New Zealand is a beautiful country with amazing opportunities to get outside into nature and enjoy hiking in some spectacular locations. It is important to realise that some spots are dangerous for the trekker who is not properly prepared or who does not have the correct equipment.
Hiking in New Zealand
Whether you are tramping in the forests (bush) or hiking in the mountains, the conditions can always change suddenly and without wet and cold weather gear there is a risk of hypothermia or drowning when streams turn into rivers and levels rise quickly after storms. Wet conditions can also lead to slips and falls which can lead to injuries that make it difficult to carry on walking and can leave you stuck in an unsafe environment.
Accidents in New Zealand
If you suffer an injury from an accident while travelling and it is somebody else’s fault then you can make a claim for compensation. Accident Advice Helpline has been dealing with all sorts of travel accident compensation claims for many years and our experienced legal team will take you comfortably through the process.
In the New Zealand forests you should always stick to marked trails because in a large proportion of the bush the foliage is extremely dense and it is very easy to get lost.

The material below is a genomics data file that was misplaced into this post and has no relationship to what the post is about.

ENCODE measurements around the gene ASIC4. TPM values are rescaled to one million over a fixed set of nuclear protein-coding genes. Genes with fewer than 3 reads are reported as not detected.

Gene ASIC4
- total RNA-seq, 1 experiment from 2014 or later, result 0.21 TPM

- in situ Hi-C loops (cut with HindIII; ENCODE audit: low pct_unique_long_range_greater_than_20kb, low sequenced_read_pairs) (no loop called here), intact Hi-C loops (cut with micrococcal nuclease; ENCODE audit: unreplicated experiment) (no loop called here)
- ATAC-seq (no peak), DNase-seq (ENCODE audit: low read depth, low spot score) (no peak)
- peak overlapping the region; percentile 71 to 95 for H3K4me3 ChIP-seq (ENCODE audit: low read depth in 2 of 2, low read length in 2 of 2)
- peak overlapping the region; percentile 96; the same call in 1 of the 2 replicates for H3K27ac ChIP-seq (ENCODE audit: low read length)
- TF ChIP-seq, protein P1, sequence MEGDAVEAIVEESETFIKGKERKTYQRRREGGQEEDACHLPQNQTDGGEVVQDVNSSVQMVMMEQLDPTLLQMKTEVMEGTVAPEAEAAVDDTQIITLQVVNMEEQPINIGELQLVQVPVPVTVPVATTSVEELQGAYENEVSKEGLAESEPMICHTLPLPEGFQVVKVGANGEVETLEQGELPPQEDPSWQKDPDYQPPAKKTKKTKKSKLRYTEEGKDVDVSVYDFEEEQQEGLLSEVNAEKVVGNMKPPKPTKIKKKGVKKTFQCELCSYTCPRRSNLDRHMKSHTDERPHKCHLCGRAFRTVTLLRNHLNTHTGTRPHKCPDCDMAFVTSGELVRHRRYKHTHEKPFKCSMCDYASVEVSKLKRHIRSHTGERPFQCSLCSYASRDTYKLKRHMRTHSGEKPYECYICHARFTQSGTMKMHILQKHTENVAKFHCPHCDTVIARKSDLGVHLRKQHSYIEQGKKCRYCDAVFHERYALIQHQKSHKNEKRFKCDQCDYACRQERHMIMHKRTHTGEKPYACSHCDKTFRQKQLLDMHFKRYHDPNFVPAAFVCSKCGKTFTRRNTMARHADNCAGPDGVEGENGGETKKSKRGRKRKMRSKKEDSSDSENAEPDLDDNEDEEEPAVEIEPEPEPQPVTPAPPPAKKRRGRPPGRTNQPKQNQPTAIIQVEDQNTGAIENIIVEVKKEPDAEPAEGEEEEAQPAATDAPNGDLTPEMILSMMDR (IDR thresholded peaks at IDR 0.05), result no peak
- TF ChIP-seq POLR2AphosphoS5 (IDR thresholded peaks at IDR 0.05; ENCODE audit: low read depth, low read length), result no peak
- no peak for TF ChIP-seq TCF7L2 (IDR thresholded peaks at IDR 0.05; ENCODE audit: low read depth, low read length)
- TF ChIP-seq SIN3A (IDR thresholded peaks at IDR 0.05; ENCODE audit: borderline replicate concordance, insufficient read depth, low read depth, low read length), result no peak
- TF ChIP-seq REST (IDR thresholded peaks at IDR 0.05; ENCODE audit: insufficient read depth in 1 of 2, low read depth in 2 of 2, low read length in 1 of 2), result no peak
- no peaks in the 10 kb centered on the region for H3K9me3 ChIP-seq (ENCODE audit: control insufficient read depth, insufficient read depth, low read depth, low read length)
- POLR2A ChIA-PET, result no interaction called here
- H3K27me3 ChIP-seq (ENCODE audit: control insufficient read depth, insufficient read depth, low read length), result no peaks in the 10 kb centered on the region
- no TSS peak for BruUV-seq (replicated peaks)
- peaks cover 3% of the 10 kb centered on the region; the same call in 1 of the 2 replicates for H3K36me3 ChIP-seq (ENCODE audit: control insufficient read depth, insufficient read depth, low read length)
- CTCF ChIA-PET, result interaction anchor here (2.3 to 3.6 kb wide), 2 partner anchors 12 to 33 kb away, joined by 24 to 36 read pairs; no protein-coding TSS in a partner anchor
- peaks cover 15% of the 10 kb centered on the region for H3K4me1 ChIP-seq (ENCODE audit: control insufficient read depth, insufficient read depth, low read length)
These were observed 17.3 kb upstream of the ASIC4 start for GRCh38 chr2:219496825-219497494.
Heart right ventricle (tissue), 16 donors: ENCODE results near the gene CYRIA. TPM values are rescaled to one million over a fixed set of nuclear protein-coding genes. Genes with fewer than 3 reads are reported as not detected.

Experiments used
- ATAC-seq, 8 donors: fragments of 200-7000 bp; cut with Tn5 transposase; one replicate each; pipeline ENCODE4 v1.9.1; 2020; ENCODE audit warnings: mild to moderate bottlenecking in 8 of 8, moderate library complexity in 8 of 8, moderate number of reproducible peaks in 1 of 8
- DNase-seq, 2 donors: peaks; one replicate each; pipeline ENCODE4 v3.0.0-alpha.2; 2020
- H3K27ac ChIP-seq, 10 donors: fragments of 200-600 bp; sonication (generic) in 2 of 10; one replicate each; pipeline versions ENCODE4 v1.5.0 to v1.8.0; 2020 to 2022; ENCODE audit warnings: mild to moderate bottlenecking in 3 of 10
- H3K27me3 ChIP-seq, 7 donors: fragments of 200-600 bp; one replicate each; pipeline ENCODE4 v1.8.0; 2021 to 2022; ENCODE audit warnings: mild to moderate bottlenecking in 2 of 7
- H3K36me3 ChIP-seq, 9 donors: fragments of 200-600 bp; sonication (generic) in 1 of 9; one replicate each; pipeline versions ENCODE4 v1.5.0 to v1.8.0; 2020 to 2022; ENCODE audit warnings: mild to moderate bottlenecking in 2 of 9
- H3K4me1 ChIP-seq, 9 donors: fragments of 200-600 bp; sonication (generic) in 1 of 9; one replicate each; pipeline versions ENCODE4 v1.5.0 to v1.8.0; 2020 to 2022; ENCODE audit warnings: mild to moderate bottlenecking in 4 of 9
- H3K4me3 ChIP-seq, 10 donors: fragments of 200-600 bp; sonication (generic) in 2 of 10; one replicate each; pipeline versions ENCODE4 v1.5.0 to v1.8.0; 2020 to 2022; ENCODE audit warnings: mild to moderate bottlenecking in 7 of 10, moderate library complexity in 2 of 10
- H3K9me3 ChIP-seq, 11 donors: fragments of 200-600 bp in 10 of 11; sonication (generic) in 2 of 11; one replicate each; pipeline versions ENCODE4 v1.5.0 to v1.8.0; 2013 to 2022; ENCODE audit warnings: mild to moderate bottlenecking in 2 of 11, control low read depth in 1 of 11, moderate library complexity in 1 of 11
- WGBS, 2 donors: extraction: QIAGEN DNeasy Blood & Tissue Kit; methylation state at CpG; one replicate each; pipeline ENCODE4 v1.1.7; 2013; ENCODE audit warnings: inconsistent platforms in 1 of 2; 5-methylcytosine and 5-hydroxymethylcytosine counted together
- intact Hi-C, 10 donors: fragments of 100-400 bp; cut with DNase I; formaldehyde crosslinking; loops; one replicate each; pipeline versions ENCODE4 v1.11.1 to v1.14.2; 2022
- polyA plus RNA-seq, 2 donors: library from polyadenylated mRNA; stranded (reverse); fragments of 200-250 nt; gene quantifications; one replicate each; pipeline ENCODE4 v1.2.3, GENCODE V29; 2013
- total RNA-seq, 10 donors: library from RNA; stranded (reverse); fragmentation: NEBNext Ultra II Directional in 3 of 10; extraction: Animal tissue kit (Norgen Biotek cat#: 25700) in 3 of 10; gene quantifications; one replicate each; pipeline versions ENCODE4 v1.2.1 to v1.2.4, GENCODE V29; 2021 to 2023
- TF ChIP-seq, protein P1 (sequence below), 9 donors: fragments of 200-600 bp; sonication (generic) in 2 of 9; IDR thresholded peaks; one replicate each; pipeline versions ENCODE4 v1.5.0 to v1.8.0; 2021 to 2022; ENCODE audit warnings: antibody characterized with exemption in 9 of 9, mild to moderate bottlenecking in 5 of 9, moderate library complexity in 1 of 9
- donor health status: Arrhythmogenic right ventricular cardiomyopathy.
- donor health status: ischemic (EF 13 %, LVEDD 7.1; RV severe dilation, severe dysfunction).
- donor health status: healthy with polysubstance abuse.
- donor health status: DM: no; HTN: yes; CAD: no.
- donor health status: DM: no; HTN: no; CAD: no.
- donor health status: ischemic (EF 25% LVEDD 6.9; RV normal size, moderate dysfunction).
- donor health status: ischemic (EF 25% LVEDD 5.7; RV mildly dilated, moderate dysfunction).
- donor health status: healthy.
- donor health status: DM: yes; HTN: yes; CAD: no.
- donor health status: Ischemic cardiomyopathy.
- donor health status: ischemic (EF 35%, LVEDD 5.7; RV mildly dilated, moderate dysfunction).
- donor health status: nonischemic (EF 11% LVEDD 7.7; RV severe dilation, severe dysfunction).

Make sure that someone knows where you are going and be aware of weather forecasts broadcast on radio stations, usually every hour. If you are going deeper into the wilderness then consider taking an emergency beacon locator.
Be aware that, although in many areas you can drink the water from streams in the North Island’s plateau and the Mangatepopo Valley, there are diseases like Giardia in the water so it is best to use water purification tablets or to make sure you boil the water well for several minutes.
On the west coast of the North Island is an active volcano, Mount Taranaki, or Mount Egmont, both official names of the peak. It rises to over 2500 metres and is New Zealand’s most dangerous mountain.
The peak has minor eruptions around every 90 years according to geographic research which means that the volcano is overdue, the last eruption was in the 1860s. Taranaki is unusual because of the regular collapse of its crater during eruption which has caused lahars, or mudflow, that have reached as far as the coast and are dangerous for local farmers and unlucky hikers.
Te Araroa trail
Another demanding but appealing track for hikers in New Zealand is the Te Araroa trail. This long trail traverses the entire country over nearly 2000 miles of trekking from coastal areas, through forests and up mountains.
Follow recommendations, as the trail is extremely well organised with volunteers on hand and caretakers looking after remote areas. However, it is still worth being ready and careful, not least because of the variety of terrain that the trail covers.
Call us today on 0800 689 0500 for more information.
Date Published: April 27, 2015
Author: Accident Advice